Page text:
Taken from: The Barefoot Collective. (2009). The Barefoot Guide to Working with Organizations and Social Change. Cape Town: Community Development Resource Association. Retrieved March 18, 2009, from www.barefootguide.org
We can easily agree that community-driven and locally-owned organisations are a good thing for development, but will any kind of organisation do? How often have we seen good organisations, from community to global levels, torn apart through conflict? Or become ineffective through poor leadership? Or become destructive to their own people because of selfish and fearful egos? Or wither away because they were unable to learn and adapt to changing circumstances?
And how often have we found that the very things development organisations are trying to change in the world exist right inside them? Many NGOs and donors advocating a more equitable sharing of power in communities are themselves organised in traditional hierarchies.
The development organisations of the future will have to be: more interdependent and participative, more humane and intuitive, less hierarchical and competitive, freer of old discriminations, more networked and nimble and able to acknowledge the diverse strengths and real needs of their members and constituencies, less tied to old dogmas and more able to learn from experience. We have started to witness organisations like this emerging and we believe that the development sector has a key role to play in experimenting and innovating their forms.
Our task as development practitioners is not to help form or perpetuate organisations that exploit people, the natural environment, or information in ways that exclude, deplete, diminish or disempower. Rather, if development is about shifting or transforming power, there has to be a clear concept of where power can be rightfully and sustainably held. Sovereign local organisations and social movements founded on the active voices and engagement of ordinary people are a obvious place.
A sense of sovereignty
Sovereignty is both a quality of organisation to be developed and a right to be respected and defended. The word sovereignty is well-used by small-farmer organisations and allied practitioners when they speak of food or seed sovereignty as a right to be self-reliant, of local ownership, of decision-making from a stance of consciousness and free-choice, which is not subject to the will and whims of those outside who may seek to control or exploit.
Sovereignty is a particularly powerful concept when applied to organisation, suggesting the same authentic qualities, describing a home-grown resilience, an inside-out identity, the idea of an organisation being the expression of the free will of its own constituents.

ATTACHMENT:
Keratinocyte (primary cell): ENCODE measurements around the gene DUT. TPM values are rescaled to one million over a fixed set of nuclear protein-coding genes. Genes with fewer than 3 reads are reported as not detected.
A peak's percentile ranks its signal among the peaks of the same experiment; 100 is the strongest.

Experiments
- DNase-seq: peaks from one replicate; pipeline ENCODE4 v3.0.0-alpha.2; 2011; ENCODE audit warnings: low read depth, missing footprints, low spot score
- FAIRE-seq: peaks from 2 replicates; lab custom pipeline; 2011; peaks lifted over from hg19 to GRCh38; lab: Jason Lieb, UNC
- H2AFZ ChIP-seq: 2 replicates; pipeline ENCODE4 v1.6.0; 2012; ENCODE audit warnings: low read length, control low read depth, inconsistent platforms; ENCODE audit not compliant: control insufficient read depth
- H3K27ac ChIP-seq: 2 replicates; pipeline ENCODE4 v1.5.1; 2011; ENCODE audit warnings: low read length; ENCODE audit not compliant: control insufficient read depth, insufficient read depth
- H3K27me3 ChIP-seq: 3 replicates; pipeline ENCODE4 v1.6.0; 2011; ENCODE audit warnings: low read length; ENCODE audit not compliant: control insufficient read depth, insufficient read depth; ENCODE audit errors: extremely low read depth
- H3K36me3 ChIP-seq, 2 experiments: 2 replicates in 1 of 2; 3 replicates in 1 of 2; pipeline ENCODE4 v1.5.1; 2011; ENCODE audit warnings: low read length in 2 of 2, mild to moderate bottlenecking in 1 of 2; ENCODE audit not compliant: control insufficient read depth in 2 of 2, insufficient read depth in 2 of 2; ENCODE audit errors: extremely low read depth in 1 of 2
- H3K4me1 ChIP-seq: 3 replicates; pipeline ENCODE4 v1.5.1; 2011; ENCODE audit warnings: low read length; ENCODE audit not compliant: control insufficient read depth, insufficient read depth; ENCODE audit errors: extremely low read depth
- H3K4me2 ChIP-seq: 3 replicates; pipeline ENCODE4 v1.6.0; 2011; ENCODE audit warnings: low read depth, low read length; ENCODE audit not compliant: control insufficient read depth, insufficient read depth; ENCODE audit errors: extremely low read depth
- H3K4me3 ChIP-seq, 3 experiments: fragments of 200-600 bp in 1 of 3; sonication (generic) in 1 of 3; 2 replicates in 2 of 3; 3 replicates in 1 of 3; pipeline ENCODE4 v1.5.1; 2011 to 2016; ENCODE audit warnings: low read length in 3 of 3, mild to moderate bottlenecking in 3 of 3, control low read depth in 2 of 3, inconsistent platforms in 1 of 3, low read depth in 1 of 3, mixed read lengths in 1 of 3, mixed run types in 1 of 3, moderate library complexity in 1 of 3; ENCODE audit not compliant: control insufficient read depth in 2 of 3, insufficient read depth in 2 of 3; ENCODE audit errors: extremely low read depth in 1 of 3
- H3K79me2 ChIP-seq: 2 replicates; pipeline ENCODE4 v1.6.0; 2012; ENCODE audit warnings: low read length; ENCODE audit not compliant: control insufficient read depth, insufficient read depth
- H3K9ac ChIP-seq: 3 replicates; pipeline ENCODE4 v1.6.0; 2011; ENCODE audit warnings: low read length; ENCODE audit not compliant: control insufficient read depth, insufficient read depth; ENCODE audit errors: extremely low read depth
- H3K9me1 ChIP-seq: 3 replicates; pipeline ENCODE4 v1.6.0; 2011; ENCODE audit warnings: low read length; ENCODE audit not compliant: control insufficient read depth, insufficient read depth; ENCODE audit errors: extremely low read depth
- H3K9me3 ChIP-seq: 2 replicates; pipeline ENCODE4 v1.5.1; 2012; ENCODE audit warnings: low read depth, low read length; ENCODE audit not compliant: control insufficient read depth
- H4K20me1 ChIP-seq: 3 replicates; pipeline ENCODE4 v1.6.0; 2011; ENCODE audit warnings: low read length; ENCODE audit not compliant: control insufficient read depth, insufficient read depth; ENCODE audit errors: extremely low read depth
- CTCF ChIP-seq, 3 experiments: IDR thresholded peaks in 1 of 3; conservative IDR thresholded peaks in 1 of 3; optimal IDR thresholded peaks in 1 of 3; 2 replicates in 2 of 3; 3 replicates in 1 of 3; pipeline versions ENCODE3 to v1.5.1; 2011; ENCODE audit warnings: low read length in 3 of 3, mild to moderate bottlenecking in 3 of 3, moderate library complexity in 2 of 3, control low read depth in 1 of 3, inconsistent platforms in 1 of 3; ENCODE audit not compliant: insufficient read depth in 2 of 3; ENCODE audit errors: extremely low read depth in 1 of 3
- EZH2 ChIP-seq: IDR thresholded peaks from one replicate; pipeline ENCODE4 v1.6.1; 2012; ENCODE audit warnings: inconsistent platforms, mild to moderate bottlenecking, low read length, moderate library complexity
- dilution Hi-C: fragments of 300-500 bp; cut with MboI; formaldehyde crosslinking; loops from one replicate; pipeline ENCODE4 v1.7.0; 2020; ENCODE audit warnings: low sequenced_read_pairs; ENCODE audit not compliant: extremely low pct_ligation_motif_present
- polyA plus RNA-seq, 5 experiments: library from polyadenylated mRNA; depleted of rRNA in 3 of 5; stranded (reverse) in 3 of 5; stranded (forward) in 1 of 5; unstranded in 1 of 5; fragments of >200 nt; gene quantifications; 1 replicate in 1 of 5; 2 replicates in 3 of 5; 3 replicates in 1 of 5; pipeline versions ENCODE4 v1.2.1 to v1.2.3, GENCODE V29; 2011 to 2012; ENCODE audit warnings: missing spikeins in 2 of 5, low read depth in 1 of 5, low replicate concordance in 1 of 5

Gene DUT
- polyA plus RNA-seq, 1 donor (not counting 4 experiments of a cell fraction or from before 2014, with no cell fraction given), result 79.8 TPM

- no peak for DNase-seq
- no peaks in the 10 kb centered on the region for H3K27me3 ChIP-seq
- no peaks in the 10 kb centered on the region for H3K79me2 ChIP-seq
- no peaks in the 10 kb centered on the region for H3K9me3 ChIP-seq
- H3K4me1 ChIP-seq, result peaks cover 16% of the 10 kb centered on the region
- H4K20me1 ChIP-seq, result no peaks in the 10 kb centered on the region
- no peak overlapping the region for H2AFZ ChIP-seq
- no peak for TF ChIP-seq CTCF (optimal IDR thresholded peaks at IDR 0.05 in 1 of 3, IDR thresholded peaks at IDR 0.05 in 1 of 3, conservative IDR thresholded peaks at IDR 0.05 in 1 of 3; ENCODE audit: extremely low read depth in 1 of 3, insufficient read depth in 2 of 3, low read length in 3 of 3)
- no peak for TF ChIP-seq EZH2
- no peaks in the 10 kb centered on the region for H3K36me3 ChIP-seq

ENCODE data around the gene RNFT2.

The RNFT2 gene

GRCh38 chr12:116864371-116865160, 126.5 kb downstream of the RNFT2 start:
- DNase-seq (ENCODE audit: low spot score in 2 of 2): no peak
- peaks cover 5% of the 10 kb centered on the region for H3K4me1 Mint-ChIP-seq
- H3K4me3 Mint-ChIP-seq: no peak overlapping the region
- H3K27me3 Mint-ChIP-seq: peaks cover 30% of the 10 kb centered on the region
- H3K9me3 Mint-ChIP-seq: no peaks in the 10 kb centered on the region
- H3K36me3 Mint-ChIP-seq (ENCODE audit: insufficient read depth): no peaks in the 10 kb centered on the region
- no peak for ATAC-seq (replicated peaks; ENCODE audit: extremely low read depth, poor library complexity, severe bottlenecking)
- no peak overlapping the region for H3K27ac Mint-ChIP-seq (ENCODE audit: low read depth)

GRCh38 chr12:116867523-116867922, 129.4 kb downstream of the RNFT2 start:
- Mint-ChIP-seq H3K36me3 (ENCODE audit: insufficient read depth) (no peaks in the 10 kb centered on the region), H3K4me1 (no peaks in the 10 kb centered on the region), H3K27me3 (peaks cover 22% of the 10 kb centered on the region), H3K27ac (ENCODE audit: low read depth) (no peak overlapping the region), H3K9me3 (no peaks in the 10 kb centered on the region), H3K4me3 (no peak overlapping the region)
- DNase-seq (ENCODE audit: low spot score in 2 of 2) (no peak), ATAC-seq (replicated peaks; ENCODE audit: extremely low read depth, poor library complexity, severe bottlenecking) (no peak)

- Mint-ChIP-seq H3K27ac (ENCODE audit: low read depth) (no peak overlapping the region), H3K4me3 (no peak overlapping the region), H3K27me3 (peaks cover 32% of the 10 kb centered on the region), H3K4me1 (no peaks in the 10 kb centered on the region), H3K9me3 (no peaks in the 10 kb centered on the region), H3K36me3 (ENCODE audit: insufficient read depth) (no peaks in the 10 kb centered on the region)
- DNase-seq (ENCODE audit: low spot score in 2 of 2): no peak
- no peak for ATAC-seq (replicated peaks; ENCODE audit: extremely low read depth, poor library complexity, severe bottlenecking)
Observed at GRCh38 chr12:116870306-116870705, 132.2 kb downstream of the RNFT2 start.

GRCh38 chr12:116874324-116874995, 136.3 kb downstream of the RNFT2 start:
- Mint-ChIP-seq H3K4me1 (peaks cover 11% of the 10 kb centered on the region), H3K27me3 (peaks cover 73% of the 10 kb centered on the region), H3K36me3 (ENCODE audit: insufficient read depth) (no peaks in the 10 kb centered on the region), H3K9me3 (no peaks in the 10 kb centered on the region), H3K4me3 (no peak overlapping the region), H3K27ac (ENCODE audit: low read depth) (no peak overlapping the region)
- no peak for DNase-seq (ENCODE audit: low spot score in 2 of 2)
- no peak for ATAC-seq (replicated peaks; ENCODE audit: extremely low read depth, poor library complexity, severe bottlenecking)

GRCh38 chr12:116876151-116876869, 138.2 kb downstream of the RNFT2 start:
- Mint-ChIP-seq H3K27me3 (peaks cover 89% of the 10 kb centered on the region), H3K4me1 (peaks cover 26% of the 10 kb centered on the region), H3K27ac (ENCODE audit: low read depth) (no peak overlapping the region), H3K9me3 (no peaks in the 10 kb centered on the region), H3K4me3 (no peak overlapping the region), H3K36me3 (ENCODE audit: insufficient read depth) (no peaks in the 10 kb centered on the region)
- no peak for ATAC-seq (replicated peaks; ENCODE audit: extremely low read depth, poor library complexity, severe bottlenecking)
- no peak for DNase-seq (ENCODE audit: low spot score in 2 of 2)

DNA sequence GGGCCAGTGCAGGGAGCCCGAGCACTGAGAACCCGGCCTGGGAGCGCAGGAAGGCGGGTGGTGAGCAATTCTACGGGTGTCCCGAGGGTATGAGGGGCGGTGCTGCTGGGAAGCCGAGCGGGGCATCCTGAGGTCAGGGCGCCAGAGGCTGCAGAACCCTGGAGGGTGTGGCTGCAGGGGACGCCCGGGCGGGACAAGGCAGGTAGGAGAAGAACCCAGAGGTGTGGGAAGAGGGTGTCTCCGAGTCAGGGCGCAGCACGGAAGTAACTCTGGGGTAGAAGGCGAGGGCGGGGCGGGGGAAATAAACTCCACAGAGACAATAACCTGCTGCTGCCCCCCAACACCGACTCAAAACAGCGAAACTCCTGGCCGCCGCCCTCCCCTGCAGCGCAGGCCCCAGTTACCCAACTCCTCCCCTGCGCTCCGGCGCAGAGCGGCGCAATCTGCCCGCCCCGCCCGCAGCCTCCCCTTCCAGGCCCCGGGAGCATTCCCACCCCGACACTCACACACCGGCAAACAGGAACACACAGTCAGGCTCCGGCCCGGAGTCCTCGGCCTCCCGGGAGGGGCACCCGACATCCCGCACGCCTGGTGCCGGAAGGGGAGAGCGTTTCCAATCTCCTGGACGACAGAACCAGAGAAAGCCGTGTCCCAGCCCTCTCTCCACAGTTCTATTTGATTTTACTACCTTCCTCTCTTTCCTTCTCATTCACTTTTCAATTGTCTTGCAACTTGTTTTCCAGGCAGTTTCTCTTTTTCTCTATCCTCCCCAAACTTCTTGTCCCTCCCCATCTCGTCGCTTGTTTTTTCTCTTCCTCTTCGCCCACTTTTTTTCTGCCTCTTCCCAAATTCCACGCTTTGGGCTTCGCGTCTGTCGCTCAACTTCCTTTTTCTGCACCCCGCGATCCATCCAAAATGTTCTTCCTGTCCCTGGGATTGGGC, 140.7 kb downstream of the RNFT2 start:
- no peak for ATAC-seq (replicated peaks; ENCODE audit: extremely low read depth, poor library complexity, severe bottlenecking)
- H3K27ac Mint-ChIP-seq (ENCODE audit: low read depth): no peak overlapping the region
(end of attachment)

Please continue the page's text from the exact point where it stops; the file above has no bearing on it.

It has long been clear to us that in order for organisations or communities to change they need to have a strong sense of sovereignty in their decision-making and the way they relate to the world. This has been achieved in many small and often unnoticed ways as a result of the developmental work and support of many leaders and facilitators in civil society organisations, themselves members of communities dedicated to building healthy organisations.
Beware of latter-day missionaries
Yet we sometimes wonder whether some NGOs and donors of the development sector have become latter-day missionaries, undermining indigenous potential and naively and unwittingly softening up the natives for more post-colonial globalisation! This is development without local sovereignty and it has long accompanied the deepening poverty of the marginalised of this world. It is also extremely difficult for the development sector to admit this veiled role without exposing its own lack of sovereignty and backbone.
However, the situation is far from hopeless because there are thousands upon thousands of civil society organisations that, despite enormous difficulties, are bucking this trend and have achieved high levels of sovereignty on all continents.
These many local initiatives, programmes, and groups hold great promise if larger development agencies can seek them out, learn from them, and adjust or transform themselves towards incorporating an approach that more directly builds upon, rather than co-opts or squashes, the efforts of these small, local organisations.
If this is to happen, then it requires that development practitioners, including donors, make shifts to incorporate the facilitation of the development of authentic and sovereign local organisation and social movements as a central component of their strategies, approaches, and practices.
Read Part 2